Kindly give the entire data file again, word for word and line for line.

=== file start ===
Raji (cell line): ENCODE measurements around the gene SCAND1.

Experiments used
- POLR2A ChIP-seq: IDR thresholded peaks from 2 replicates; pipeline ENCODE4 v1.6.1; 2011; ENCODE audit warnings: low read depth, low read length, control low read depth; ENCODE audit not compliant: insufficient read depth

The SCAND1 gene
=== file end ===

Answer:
Raji (cell line): ENCODE measurements around the gene SCAND1.

Experiments used
- POLR2A ChIP-seq: IDR thresholded peaks from 2 replicates; pipeline ENCODE4 v1.6.1; 2011; ENCODE audit warnings: low read depth, low read length, control low read depth; ENCODE audit not compliant: insufficient read depth

The SCAND1 gene